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President’s message / The limits of voluntarism

President’s message / The limits of voluntarism

Brenda Austin-Smith

By Brenda Austin-Smith

It’s been only a few weeks since the Global Climate Strike of September 27, and since protestors with Extinction Rebellion Canada, demanding a reduction in global carbon emissions, blocked traffic in cities like Toronto and Halifax. The sense of a growing climate emergency has gripped more of us than ever before, becoming a central issue in the recent federal election. Critically, each one of these high-profile public actions was collective, bringing people together in public spaces to voice their fears for the planet, and their hopes for change. And it is the necessity for collective action, rather than just individual shifts in behaviour, that is key to addressing the climate crisis.

This last observation is worth emphasizing, as efforts to curb the effects of rising emissions often target us as singular rather than collective actors in a degrading landscape. Reducing workplace consumption and taking personal steps towards sustainability are worthwhile goals, but suggesting that recycling in the common room, turning off lights in the library, lowering the heat in our classrooms, or teaching online more often will make a significant difference, misses the global point. For one thing, the carbon footprint of internet data centres may soon exceed that of the entire aviation industry. But much more urgently, what we need is coherent, comprehensible public policy that honestly confronts the changing circumstances of our work and life, and that does so on a scale far larger than that of the individual.

As illustration, I turn to a recent article in The Guardian from early October. The story discusses a study from the Climate Accountability Institute showing that of the twenty companies responsible for generating more than one-third of greenhouse gases in the modern era, twelve are state-owned. Ninety percent of the emissions associated with the business of these companies came from their use of coal, natural gas, and jet fuel. In the face of this massive corporate damage at the national and international level, exhortations that academic staff retreat from face-to-face contact with students, refrain from meeting colleagues at conferences, and reduce their public presence generally, come across as both disingenuous and cynically neoliberal. We are not the problem.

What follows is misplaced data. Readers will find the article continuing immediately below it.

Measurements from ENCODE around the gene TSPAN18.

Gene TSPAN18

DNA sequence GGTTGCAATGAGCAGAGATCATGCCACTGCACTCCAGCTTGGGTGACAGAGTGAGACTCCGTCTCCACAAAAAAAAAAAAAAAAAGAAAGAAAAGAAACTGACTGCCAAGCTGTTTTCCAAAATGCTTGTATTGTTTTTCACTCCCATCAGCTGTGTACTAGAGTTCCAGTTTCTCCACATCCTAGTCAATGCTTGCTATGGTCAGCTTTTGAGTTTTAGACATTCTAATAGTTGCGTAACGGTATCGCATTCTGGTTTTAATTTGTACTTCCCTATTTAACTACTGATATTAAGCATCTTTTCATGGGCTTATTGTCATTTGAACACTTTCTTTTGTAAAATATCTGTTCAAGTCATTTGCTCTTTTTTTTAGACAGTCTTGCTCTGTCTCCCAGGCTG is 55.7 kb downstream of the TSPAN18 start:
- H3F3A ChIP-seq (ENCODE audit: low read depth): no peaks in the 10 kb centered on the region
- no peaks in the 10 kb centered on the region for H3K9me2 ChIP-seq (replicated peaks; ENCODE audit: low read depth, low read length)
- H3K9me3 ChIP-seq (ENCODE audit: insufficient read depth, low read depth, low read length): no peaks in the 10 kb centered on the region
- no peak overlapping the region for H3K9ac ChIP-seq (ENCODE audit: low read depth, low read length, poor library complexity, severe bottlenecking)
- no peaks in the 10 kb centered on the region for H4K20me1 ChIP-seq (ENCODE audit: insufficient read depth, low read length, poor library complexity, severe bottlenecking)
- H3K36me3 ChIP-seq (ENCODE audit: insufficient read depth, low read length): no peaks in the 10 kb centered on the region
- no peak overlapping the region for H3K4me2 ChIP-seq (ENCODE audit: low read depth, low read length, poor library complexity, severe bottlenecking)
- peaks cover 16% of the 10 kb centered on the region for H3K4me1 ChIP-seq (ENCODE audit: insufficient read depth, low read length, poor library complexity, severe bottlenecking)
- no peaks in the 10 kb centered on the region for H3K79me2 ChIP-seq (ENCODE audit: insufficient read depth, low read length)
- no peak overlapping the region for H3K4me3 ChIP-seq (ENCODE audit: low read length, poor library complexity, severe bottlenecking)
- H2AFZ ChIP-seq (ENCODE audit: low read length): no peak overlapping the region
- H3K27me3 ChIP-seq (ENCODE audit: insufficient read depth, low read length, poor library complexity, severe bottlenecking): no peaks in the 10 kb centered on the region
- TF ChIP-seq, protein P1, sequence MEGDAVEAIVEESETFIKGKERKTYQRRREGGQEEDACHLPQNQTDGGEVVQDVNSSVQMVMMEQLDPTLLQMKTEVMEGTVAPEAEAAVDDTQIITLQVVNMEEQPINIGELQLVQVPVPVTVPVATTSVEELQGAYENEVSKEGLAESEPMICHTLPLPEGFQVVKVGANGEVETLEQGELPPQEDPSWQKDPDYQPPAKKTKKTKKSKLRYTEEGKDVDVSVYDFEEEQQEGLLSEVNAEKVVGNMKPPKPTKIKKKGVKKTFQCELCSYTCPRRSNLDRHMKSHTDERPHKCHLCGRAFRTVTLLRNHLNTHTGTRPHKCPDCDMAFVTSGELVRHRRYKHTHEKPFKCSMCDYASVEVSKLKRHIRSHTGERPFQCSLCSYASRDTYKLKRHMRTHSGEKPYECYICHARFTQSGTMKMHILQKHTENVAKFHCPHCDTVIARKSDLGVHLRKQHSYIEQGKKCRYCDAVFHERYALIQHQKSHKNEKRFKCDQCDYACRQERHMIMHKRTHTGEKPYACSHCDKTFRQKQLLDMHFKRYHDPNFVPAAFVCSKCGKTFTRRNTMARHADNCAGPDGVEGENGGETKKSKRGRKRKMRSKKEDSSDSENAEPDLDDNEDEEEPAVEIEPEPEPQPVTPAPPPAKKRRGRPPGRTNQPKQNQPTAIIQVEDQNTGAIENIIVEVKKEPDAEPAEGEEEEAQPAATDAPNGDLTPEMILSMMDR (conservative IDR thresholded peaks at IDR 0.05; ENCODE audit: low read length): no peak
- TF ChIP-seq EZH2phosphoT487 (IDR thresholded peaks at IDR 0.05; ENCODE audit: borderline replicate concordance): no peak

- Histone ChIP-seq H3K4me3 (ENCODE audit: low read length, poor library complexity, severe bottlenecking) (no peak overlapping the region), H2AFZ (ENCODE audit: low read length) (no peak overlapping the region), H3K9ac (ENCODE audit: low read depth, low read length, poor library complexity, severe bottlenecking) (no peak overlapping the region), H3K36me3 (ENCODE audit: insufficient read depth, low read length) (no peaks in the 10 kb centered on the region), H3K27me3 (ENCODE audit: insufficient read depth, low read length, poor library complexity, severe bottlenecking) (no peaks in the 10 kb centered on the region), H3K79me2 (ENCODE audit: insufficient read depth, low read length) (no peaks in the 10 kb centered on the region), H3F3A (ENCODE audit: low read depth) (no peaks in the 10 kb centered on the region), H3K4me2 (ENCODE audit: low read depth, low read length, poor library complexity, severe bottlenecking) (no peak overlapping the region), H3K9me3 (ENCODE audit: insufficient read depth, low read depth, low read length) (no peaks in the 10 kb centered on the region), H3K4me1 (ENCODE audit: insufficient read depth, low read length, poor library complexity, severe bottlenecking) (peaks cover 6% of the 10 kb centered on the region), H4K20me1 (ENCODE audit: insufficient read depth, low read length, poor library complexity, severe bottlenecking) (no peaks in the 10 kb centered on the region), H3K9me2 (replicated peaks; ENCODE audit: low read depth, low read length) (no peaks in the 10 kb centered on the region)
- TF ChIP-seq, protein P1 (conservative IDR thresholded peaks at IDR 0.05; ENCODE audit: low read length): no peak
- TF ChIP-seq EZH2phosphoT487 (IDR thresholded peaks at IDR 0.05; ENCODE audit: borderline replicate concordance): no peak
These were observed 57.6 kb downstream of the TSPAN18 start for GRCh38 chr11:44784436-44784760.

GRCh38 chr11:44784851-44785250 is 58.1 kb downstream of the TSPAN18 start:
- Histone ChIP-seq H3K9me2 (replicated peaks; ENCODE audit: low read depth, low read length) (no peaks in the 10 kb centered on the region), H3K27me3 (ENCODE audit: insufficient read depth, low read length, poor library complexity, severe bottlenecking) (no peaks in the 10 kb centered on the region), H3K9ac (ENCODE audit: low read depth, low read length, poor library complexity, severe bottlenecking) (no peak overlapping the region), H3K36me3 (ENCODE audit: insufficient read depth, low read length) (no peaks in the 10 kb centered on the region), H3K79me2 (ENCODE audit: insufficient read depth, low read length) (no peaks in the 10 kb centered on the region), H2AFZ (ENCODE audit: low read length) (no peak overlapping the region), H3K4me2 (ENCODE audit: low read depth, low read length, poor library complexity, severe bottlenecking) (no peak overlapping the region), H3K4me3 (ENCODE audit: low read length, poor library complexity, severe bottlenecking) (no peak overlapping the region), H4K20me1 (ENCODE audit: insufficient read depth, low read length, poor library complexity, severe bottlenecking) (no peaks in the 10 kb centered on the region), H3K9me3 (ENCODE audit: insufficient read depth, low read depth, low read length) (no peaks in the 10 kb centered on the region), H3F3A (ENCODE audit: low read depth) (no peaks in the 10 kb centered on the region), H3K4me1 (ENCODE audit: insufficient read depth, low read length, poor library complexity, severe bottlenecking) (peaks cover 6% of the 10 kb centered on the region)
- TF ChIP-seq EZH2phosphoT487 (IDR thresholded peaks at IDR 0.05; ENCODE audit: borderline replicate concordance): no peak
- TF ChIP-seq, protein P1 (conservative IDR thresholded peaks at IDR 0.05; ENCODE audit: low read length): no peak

CAUT’s 2017 brochure Confronting Climate Change on Campus describes the central role the post-secondary sector plays on both sides of climate change. On the one hand, our institutions are significant consumers of energy and producers of emissions. But on the other, colleges and universities are places where solutions to the devastation of climate change are the focus of research, teaching, and service by CAUT members. Academics research technological, political, and above all, cultural answers to our crisis. We develop, analyze, and teach policies connected to climate sustainability. Some of us are also engaged in transforming the governance structures, curricula, and outreach activities of our departments and faculties, something that goes far beyond the necessary — but insufficient — retro-fitting of campus infrastructure. As the 2017 CAUT Bulletin article, The Politics of Climate Change, sets out, our sector is uniquely placed to tackle this challenge because of our expertise across a range of disciplinary areas, and our commitment to public service. We will be most effective in this work when we engage publicly as activists, taking up shared spaces together in the name of sustainability.

The risk of an uncritical retreat into our offices or homes to save energy at all costs is to cede democratic spaces to others. After all, monarchs and authoritarians are much more energy efficient than parliaments and democracies. In order to unleash the good energy of our sector in tackling the emergency we face collectively, we need to act collectively. Turning to voluntarism as the first and best way to respond to this crisis downloads climate repair onto individuals, rather than making government and industry take responsibility. More than ever, academic staff need to claim the public sphere, not be guilted into withdrawing from it. Meeting with our students, engaging with our communities, deepening our activism both within and outside of our academic staff associations, Senates, and other collegial bodies, is the way to go.


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